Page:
Leading science, pioneering therapies
BHF Centre for Vascular Regeneration

BHF Centre for Vascular Regeneration

Part of the ground floor of the SCRM building is dedicated to study cardiovascular disease and houses the £2.5M BHF Centre for Vascular Regeneration. Prof Andy Baker is leading the Centre, aimed at delivering vascular repair and regeneration. The Centre, linked to the UKRMP, combines high impact basic science with translation into the clinic and partners closely with the University/BHF Centre for Cardiovascular Science (CCVS, led by Prof Brian Walker) and the Edinburgh BHF Centre of Research Excellence (led by Prof John Mullins). 

Research efforts

  • Evaluate cell types including pericytes and vascular smooth muscle and endothelial cells (Peault, Brittan, Crisan and Mills), in collaboration with Baker, Gray, Caporali and Hadoke (CCVS).
  • Investigate whether vascular lineage-specific properties may be induced and improved using gene therapy and miRNA manipulation technologies or through reprogramming the transcriptome in more differentiated cells. Researchers will then explore the selection of the optimal cell types to populate tissue-engineered vessels and/or decellularised matrices and generate tissue-engineered vessels (collaborations with Xu at King's College London) and to further study pericytes, miRNA and tissue ischemia (Madeddu, Emanueli and Caputo at Bristol University). These will then be assessed in well-developed animal models of peripheral limb ischaemia and myocardial infarction available to CCVS. To quantify engraftment, establish residency and assess safety, researchers will take two complementary imaging approaches within the University’s Clinical Research Imaging Centre (CRIC): positron emission tomography (PET) and magnetic resonance imaging (MRI) through pre-clinical (Hadoke/Gray) and clinical (Newby) imaging.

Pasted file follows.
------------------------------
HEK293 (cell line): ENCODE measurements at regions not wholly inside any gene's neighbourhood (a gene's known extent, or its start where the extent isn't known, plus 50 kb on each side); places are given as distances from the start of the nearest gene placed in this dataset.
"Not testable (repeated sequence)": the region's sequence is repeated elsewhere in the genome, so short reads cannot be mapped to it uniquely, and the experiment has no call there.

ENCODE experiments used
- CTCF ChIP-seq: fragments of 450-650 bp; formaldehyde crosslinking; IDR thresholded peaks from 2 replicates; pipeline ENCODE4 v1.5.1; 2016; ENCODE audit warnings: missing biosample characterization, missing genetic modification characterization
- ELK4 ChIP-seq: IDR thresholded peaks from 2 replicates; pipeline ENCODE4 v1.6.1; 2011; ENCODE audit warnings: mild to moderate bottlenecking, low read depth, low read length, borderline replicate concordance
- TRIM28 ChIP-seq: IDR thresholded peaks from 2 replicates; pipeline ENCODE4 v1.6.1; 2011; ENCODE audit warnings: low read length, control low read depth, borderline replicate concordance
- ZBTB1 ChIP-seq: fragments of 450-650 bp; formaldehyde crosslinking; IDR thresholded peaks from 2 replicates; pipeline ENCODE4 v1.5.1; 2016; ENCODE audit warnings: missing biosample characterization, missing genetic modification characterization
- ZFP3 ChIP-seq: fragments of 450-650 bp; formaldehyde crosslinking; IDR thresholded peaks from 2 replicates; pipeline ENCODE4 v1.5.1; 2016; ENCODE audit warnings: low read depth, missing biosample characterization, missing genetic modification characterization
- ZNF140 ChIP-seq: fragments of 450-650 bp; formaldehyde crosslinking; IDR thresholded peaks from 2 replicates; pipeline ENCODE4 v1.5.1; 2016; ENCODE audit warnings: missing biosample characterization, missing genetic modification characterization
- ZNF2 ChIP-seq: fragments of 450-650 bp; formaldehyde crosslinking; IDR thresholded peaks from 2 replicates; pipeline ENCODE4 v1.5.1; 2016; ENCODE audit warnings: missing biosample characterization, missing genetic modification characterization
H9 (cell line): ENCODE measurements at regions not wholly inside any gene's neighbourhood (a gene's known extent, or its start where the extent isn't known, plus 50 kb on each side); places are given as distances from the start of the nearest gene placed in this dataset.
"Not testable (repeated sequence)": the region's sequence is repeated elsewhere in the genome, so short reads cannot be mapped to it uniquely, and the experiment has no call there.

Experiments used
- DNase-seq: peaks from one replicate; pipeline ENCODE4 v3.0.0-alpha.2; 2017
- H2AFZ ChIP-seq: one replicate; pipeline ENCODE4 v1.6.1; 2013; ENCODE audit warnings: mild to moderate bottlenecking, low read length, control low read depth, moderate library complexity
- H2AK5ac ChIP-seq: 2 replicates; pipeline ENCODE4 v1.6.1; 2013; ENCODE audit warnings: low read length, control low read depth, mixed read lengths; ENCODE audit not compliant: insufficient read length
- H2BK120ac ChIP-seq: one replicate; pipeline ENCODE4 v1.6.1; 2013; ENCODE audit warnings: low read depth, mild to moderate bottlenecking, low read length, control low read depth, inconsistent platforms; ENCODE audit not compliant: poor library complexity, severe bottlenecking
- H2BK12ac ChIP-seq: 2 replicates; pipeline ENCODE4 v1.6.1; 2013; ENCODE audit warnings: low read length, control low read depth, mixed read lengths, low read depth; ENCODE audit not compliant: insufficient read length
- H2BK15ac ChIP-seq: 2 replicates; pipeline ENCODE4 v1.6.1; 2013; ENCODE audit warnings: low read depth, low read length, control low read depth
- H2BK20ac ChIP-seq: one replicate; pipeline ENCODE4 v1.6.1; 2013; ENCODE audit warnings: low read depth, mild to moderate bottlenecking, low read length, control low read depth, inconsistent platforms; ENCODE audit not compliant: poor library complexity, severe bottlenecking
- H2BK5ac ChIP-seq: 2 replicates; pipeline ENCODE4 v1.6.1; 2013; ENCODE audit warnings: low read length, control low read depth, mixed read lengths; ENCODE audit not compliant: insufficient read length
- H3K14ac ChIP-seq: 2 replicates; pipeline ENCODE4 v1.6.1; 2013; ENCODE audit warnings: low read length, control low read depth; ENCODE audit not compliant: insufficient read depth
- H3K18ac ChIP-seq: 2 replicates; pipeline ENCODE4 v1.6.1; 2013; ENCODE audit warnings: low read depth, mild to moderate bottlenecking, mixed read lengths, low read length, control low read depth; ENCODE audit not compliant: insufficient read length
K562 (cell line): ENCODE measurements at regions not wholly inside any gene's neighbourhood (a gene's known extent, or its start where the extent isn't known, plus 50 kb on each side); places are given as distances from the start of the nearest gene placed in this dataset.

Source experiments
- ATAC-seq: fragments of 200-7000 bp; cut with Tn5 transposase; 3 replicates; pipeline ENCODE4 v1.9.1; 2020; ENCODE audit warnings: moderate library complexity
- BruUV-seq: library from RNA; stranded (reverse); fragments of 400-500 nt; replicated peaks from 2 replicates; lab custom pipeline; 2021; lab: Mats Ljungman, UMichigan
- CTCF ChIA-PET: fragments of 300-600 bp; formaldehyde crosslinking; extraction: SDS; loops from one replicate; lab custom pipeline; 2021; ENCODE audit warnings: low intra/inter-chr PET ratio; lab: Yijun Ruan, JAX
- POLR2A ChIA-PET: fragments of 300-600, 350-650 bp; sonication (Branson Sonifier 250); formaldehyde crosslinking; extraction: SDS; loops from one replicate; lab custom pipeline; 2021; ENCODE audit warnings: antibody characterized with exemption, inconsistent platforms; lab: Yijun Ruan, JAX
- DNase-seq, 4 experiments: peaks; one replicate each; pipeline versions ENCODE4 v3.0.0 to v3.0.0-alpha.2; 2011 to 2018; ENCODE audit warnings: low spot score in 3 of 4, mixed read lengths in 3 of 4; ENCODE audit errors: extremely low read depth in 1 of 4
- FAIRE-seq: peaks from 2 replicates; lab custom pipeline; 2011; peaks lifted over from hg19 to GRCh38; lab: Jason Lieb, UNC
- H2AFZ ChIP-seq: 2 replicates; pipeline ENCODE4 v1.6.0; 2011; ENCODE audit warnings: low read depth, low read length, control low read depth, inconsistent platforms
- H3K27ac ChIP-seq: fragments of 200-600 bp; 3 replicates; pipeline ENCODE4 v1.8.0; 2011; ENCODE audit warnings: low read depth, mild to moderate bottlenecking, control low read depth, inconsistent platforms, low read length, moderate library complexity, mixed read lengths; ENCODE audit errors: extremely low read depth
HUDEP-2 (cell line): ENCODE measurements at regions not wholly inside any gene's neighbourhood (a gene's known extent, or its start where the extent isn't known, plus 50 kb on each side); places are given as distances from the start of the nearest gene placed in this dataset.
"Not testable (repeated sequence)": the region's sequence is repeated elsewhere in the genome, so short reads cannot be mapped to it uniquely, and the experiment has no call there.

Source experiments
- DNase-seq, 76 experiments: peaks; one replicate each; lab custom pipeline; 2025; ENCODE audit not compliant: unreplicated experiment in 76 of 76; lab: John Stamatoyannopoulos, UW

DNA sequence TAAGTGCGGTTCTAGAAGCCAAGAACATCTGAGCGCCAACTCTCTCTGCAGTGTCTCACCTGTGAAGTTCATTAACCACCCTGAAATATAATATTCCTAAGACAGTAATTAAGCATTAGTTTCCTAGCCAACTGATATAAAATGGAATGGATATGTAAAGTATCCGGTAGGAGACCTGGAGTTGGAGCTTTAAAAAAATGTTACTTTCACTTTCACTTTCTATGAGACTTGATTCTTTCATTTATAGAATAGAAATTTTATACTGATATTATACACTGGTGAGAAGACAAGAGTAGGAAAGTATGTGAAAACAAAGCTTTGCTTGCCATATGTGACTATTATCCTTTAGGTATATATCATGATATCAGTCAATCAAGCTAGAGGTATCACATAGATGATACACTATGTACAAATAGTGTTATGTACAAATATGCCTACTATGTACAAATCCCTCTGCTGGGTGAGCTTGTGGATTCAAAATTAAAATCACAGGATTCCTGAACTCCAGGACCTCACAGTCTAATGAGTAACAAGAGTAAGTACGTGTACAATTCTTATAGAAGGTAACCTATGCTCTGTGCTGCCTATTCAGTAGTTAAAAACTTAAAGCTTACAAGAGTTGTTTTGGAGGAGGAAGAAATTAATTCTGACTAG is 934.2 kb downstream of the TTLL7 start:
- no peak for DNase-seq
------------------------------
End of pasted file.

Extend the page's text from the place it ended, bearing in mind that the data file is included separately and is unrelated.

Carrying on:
• Establish the immediate fate of stem cells on the day of delivery (Newby). The Centre has the capability to label cells at the GMP cell therapy facility, using PET radiotracers generated by the radiopharmacy suite at CRIC. In collaboration with General Electric Healthcare, researchers will assess the novel PET radiotracer, fluciclatide, as an imaging biomarker to track angiogenesis in vivo in humans.
  • Undertake clinical trials in patients with critical limb ischaemia before progressing to patients with acute myocardial infarction. Peault is currently undertaking a $5-million early phase clinical trial of utilising perivascular stem cells from adipose tissue to assist in bone healing in collaboration with the California Institute of Regenerative Medicine (CIRM).